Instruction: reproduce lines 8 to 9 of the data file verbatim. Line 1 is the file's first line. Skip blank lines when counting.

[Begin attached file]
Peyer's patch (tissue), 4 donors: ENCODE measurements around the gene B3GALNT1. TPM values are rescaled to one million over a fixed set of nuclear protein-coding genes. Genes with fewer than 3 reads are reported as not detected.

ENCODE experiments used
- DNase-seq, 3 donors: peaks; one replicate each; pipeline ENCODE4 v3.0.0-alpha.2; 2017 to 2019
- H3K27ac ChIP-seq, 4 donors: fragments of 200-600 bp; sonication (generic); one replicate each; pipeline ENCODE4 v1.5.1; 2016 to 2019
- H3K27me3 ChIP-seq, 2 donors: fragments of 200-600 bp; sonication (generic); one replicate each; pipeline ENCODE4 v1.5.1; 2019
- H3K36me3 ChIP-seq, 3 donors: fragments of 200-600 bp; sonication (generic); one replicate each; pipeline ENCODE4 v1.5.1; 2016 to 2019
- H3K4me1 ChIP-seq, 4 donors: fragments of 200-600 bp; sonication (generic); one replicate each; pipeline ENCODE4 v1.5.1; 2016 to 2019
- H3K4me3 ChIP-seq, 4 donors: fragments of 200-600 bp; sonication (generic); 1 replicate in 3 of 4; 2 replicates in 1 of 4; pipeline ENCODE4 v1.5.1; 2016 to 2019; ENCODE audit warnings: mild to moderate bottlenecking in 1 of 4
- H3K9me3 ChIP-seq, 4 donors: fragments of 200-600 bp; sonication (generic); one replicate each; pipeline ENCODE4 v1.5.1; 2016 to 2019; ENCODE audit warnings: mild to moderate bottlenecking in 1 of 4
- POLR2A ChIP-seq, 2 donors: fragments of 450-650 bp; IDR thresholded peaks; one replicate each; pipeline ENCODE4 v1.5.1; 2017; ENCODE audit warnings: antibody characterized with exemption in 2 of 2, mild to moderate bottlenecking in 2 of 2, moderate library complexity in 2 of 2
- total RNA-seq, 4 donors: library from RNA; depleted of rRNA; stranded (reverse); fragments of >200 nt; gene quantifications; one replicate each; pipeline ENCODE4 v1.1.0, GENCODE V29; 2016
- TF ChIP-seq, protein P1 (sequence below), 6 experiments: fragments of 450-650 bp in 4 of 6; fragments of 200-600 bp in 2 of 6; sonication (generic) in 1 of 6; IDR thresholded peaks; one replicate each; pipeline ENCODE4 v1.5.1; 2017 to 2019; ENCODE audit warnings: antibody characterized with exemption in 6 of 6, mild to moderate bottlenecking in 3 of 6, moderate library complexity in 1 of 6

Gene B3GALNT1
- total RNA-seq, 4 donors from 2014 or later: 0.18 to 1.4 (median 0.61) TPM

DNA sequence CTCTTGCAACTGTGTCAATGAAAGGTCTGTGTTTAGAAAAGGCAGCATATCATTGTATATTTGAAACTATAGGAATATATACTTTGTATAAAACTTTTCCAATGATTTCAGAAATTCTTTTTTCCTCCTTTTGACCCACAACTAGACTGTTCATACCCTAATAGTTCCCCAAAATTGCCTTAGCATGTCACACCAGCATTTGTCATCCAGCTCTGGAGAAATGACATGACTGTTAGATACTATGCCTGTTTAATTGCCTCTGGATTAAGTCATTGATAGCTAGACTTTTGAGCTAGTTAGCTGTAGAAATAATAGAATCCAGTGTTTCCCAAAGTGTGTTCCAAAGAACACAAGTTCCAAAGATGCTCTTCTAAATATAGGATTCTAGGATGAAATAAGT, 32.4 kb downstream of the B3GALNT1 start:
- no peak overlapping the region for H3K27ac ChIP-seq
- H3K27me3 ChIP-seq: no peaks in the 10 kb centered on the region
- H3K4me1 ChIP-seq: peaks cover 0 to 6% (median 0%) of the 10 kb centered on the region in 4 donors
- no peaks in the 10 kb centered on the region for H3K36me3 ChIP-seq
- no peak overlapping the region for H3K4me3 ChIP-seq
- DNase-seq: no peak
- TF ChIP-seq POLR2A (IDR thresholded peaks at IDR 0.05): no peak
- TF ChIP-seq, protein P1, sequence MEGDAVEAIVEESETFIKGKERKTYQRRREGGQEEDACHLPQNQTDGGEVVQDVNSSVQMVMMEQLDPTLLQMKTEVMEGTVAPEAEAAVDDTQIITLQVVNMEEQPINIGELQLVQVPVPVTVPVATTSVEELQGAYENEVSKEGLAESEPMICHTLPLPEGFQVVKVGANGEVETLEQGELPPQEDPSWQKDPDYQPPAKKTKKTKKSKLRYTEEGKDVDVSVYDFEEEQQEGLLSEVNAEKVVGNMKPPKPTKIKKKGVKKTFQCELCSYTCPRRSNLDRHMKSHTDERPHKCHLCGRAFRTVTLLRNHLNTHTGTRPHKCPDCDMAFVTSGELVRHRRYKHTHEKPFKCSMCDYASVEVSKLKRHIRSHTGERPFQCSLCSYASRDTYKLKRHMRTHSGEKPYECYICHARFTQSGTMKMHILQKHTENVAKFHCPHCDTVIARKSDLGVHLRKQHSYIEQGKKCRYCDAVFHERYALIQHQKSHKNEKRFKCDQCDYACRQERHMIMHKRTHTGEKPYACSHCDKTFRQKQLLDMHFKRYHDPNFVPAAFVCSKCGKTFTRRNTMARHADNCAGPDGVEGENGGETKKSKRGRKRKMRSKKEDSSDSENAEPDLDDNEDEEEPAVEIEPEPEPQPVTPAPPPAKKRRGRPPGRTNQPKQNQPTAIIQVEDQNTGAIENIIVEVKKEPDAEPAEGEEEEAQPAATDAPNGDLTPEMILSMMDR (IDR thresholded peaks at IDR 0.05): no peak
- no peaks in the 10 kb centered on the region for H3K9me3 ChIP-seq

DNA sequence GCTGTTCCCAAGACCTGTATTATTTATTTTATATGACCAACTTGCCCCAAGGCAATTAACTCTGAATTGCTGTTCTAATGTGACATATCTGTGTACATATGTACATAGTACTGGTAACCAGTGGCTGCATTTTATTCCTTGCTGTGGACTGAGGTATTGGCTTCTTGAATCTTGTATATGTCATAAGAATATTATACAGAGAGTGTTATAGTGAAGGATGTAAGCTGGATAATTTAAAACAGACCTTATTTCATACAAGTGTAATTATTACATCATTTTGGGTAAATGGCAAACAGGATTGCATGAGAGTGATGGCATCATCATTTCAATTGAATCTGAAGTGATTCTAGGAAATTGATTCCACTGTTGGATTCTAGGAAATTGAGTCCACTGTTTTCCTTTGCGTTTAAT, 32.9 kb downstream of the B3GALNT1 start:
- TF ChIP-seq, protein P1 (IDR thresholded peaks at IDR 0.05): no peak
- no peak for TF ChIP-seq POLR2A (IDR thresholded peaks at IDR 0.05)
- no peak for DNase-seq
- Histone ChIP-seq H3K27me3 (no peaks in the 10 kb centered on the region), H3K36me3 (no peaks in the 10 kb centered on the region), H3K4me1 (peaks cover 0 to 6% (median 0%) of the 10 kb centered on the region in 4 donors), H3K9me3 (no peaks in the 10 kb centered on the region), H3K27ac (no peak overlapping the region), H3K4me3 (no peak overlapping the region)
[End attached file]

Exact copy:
- H3K4me3 ChIP-seq, 4 donors: fragments of 200-600 bp; sonication (generic); 1 replicate in 3 of 4; 2 replicates in 1 of 4; pipeline ENCODE4 v1.5.1; 2016 to 2019; ENCODE audit warnings: mild to moderate bottlenecking in 1 of 4
- H3K9me3 ChIP-seq, 4 donors: fragments of 200-600 bp; sonication (generic); one replicate each; pipeline ENCODE4 v1.5.1; 2016 to 2019; ENCODE audit warnings: mild to moderate bottlenecking in 1 of 4